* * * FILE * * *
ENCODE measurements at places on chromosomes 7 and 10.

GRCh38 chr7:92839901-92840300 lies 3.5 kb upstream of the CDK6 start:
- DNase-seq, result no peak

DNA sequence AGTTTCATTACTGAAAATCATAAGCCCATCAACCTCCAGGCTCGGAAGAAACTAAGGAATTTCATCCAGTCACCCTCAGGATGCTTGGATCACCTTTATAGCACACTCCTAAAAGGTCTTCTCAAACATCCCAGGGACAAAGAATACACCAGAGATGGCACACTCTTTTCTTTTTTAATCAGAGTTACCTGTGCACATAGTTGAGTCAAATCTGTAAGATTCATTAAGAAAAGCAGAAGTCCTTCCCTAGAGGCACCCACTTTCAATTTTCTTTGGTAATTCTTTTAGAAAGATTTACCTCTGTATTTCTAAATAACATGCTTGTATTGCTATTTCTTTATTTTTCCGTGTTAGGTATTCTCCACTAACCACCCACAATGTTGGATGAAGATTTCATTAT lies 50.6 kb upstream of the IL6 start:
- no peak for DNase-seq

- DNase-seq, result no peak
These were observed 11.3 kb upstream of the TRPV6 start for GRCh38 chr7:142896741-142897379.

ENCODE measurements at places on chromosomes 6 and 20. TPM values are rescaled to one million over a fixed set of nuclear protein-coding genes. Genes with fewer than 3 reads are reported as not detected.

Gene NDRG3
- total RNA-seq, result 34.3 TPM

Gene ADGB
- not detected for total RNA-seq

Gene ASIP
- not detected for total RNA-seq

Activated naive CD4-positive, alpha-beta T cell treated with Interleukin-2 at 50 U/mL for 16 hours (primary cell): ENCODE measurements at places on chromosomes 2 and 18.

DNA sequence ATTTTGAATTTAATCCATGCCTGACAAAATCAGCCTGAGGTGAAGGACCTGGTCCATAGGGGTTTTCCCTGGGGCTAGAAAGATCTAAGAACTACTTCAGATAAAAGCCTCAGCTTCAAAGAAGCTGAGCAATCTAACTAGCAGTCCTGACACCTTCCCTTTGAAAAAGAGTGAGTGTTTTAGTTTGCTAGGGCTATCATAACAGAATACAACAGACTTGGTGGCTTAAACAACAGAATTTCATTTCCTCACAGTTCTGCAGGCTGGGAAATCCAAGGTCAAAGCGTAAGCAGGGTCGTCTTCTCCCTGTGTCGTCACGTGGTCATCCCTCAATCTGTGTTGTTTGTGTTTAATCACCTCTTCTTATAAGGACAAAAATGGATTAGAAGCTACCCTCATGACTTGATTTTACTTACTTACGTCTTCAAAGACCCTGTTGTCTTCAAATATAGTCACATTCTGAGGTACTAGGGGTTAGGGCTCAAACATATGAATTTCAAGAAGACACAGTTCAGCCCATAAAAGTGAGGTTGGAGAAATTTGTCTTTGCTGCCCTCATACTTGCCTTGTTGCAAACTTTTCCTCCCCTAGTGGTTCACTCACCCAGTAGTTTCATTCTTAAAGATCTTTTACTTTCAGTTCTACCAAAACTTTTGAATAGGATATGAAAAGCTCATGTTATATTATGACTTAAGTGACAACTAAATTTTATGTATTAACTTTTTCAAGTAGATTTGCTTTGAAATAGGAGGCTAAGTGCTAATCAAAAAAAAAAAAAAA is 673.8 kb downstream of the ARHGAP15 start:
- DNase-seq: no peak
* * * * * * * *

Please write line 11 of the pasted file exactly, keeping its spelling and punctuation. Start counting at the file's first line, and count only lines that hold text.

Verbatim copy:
Gene ADGB